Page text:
Vertical Ships, Idiot Bartenders, and McBob, Part the First (Oban Diving)
Back in May, I enjoyed a trip to Oban with the Diving Centre Newcastle. This was, as previously mentioned, the trip which finally persuaded me to spend a ridiculously large amount of money on a drysuit. But, I get ahead of myself…
It takes about five hours to get to Oban, but fortunately myself, B and A (two of my regular diving pals) had managed to stick to the old saying about long-distance car journeys, “Always get the person with the fanciest car to do the driving”. At 10.30am on a Friday, therefore, I found myself in the front seat of J’s Jaguar, trucking up up the Carlisle road to Hexham to the tune of “I’m Coming Home, Newcastle.” (Always fun if one of you in the car happens to be a Mackem.)
The drive may be long, but what it lacks in shortness it certainly makes up for in scenery. The scenery on the way past Loch Lomond is stunning. I’m not sure whether it’s my partly-Scottish blood, but part of me looks at Scotland and thinks, “Yes, this is what scenery ought to look like, with the gnarled trees and the moss and the hills and the tumbling burns and everything”. It was gorgeous and, fortunately, so was the weather.
We arrived at the Puffin Dive Centre in time to have a quick shakedown dive off the shore, in which I made the highly unwelcome discovery that my camera battery was flat. Deeply annoying, as, despite what some people thought, I found it was quite a pleasant dive with a lot to see. Plenty of scallops and hermit crabs, a few small fish, some interesting old bottles (apparently it used to be a Navy base, and this is where they would throw the rubbish in the sea), and I spotted an interesting white nudibranch which I would have loved to take a photo of. Oh well.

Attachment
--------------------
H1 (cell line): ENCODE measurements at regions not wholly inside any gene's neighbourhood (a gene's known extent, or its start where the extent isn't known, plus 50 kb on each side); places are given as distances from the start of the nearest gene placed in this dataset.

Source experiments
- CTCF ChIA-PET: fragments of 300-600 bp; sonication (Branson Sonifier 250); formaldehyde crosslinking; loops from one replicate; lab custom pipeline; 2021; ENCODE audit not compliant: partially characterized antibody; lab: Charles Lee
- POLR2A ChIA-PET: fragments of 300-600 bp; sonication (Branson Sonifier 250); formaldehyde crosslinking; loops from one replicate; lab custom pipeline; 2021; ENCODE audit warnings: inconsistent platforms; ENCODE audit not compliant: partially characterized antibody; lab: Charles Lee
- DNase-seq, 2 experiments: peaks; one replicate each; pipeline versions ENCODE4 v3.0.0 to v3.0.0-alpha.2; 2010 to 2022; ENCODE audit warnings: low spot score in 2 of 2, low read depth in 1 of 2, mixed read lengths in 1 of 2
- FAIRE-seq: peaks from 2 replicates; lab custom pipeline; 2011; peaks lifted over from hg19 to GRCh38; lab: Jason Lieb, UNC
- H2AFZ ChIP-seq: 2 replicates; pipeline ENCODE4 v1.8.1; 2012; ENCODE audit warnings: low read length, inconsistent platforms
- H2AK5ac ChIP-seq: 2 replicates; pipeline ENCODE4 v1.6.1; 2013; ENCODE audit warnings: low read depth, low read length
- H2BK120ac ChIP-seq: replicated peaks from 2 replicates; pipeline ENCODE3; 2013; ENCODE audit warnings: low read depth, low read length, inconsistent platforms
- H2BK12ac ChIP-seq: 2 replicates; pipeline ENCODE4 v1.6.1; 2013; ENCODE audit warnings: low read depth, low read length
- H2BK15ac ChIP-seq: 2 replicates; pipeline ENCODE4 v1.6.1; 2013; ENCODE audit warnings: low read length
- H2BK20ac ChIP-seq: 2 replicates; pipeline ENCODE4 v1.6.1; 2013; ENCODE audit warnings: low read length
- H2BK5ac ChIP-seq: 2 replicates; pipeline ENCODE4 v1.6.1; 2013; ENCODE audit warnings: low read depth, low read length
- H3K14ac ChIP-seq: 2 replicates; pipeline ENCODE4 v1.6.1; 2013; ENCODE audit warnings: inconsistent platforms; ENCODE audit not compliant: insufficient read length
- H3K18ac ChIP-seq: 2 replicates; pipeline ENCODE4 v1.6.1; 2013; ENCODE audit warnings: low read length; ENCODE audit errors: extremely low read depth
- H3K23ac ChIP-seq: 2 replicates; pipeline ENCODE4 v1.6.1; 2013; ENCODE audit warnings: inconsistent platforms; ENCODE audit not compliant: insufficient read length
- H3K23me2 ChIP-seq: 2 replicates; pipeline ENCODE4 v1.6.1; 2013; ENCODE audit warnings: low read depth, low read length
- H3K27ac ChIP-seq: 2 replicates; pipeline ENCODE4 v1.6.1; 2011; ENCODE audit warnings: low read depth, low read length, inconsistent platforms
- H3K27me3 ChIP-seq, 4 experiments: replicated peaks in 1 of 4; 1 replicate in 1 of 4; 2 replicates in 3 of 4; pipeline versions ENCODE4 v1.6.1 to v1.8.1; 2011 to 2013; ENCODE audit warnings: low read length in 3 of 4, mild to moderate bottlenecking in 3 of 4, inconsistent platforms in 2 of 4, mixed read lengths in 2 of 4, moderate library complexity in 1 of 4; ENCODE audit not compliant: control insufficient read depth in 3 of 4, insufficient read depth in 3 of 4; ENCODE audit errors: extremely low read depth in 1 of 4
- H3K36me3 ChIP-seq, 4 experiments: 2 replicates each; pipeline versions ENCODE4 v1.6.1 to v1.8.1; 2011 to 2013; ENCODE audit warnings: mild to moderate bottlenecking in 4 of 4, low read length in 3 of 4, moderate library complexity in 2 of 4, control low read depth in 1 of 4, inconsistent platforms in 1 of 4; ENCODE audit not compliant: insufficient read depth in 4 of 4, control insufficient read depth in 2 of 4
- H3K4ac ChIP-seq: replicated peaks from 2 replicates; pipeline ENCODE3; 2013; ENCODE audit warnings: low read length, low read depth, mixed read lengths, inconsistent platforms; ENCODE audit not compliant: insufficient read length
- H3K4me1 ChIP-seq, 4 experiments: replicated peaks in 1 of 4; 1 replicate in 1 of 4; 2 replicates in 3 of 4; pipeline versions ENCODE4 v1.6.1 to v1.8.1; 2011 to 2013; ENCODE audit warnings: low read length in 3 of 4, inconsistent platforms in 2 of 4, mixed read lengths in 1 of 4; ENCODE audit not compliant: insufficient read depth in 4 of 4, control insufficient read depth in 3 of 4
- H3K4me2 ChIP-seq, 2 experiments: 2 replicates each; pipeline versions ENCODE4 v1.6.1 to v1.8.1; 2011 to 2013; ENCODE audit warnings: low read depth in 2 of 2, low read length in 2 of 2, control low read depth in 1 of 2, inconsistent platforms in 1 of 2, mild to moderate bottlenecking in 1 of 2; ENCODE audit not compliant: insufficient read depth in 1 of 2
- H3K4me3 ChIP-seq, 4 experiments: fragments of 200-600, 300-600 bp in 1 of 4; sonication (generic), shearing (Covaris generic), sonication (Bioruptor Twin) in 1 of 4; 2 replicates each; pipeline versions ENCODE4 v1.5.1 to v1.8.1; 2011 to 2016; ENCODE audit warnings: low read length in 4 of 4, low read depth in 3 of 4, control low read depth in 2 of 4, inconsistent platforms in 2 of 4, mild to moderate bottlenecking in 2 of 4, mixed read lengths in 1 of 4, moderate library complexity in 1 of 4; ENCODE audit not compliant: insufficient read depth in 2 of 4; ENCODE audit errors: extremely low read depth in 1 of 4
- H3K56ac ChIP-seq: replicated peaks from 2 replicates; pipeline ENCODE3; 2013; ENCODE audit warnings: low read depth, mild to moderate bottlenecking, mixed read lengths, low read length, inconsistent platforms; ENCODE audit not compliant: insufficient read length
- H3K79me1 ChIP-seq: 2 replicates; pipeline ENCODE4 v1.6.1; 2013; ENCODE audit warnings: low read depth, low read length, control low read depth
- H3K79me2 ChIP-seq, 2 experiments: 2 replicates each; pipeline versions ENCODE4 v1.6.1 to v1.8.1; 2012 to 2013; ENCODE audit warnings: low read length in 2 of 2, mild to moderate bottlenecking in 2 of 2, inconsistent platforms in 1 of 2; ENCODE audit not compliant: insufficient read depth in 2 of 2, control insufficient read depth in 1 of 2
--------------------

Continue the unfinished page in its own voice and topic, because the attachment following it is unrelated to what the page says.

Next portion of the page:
We headed back to our little cottage in time to have a shower, and for me to make the highly, highly, unwelcome discovery that I hadn’t brought either the spare camera battery or the charger cable. Regretting yet again that I’d managed to buy a camera which doesn’t take standard batteries, I climbed into the taxi, to be greeted by the question “Are you Mary?” from the taxi driver. I explained that no, I was not Mary and indeed none of us were. The taxi driver expressed puzzlement, until we explained that one of us is in fact called Barry.
Needless to say*, he was known as “Mary” for the rest of the trip.
We headed into town to a rather nice pub. Oban is a surprisingly large town. Surprising in the sense that you head along some very small and sparsely-populated roads, then suddenly you drop down into Oban, and it’s actually quite a large place. I would happily spend more time there; I feel a cycling trip along the Campeltown – Oban national cycle route coming on… Back on the diving trip, we ordered our pints and fish and chips, and settled in to talk diving and enjoy a few rounds. The evening was marred only by a bartender who insisted that we hadn’t paid. We insisted that we had paid, because we had. Eventually the manager stepped in and pointed out that two of us had moved tables, so the bartender had got the payments mixed up, and calm was restored. We wandered around Oban a little more, then went to bed to get some sleep ahead of Day 2. Vertical wrecks ahoy!
* if you’re familiar with most divers’ sense of humour.